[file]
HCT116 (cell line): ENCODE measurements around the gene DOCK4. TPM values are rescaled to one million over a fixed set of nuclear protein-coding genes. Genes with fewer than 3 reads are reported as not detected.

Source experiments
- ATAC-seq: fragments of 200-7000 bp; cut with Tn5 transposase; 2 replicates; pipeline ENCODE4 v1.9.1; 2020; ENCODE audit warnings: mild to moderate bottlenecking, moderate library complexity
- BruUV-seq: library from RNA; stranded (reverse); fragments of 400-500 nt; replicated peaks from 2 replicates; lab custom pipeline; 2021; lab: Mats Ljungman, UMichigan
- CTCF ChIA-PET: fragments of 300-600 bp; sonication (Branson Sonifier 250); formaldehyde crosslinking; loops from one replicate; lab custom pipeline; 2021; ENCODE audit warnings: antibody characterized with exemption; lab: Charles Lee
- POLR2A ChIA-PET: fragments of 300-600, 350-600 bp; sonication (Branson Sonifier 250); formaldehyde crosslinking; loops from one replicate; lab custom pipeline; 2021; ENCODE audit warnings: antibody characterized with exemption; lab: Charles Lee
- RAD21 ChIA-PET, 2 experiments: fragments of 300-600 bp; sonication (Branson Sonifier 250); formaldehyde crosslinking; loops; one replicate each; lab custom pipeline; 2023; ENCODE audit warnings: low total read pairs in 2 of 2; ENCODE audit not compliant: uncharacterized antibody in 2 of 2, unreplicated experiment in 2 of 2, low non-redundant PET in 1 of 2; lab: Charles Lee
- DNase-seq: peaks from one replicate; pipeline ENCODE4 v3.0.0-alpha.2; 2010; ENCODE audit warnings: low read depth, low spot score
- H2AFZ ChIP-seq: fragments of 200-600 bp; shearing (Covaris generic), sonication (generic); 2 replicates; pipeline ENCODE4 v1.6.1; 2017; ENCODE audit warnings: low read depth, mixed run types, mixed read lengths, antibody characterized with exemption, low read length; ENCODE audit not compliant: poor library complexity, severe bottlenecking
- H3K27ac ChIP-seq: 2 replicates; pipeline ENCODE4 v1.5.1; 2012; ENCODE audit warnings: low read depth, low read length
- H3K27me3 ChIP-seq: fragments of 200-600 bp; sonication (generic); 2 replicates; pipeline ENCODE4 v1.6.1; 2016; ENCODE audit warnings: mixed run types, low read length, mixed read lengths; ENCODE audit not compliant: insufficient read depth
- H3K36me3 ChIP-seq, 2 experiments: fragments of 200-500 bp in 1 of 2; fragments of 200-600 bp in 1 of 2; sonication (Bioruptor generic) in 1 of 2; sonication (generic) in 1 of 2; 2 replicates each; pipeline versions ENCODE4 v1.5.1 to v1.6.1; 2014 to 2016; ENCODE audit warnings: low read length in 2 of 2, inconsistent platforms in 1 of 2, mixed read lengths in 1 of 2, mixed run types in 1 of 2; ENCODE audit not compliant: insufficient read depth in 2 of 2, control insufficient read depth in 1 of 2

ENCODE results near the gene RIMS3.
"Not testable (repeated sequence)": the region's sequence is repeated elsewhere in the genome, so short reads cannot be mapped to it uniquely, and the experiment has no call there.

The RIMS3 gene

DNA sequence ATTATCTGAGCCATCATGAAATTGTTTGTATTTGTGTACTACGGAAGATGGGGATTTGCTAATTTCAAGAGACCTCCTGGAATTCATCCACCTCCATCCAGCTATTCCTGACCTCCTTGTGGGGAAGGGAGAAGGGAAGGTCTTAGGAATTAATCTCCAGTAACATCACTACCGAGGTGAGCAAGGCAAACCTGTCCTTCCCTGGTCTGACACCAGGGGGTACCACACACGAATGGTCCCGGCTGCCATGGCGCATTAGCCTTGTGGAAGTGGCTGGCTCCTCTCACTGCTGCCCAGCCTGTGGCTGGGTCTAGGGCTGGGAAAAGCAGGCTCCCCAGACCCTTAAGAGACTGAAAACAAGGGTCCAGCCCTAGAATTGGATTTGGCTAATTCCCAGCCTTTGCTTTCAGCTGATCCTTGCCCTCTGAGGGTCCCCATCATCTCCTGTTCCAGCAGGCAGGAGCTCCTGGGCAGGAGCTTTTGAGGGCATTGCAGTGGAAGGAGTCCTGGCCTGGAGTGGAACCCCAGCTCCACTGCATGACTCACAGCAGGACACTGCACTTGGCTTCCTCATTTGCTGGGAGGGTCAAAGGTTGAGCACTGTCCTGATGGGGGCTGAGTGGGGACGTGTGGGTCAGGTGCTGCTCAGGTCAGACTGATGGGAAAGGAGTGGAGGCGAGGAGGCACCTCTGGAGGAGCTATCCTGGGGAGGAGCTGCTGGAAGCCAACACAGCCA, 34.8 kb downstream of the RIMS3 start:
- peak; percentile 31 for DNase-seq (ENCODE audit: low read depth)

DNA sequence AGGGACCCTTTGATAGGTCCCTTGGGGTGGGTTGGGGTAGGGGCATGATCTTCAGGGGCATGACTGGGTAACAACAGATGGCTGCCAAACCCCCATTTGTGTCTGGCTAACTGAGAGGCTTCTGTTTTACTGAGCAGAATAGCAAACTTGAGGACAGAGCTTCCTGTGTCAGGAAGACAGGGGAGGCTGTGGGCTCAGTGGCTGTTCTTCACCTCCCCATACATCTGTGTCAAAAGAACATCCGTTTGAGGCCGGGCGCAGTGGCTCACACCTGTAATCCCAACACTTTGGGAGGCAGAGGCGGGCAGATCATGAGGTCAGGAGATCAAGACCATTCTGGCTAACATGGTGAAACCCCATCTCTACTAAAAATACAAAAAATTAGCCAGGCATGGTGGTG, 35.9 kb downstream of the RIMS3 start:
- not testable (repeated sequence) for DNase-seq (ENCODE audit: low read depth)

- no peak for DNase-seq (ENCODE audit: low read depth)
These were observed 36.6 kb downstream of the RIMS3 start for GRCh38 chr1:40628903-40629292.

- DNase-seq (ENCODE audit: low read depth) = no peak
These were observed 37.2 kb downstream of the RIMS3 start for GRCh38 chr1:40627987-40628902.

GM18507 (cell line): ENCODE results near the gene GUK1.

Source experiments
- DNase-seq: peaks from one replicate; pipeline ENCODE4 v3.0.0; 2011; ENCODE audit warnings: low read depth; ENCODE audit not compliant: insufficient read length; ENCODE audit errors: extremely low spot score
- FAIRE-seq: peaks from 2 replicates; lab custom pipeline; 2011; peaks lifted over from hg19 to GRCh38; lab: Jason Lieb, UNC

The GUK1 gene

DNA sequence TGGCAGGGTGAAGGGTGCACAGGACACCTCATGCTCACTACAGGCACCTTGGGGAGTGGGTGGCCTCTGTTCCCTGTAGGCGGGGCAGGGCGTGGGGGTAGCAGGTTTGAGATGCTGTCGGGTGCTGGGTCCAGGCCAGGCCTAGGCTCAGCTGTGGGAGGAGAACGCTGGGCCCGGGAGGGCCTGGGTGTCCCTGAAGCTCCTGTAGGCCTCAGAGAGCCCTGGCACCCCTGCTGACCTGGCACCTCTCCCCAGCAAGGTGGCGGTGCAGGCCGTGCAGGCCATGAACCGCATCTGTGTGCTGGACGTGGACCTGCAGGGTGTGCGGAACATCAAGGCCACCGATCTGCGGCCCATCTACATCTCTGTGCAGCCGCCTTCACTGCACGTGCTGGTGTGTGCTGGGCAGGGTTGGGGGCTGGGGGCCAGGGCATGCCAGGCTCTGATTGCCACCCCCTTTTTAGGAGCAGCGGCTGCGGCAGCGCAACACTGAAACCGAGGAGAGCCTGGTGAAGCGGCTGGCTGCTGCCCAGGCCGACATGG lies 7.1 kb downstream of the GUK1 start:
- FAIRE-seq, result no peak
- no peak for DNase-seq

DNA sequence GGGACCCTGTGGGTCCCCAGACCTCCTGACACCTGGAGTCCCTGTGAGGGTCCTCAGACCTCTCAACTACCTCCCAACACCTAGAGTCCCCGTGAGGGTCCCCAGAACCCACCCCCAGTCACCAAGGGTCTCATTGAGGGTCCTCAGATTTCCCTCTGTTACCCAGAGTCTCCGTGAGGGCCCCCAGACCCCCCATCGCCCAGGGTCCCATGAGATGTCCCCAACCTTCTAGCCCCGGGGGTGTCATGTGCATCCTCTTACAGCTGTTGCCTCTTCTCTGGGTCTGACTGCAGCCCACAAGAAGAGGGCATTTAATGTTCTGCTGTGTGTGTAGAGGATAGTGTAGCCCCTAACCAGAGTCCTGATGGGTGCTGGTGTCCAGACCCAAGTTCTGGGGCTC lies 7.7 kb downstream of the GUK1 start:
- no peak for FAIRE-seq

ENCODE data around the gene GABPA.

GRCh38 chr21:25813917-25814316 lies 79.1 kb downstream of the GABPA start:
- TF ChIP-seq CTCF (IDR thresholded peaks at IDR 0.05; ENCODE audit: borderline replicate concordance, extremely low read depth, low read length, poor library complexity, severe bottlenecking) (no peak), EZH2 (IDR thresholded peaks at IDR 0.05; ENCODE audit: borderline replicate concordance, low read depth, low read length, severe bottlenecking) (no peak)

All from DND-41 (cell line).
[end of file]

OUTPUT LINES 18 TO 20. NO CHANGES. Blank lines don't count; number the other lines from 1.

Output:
DNA sequence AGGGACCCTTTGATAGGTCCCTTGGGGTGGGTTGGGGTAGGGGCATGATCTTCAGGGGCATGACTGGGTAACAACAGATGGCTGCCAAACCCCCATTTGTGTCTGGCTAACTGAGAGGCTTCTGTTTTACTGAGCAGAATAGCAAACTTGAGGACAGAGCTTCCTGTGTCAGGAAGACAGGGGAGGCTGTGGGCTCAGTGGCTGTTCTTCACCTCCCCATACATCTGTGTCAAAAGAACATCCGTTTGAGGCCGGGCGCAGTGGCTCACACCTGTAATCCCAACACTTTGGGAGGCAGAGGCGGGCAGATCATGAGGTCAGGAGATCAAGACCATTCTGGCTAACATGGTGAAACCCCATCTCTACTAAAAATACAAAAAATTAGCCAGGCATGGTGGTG, 35.9 kb downstream of the RIMS3 start:
- not testable (repeated sequence) for DNase-seq (ENCODE audit: low read depth)

- no peak for DNase-seq (ENCODE audit: low read depth)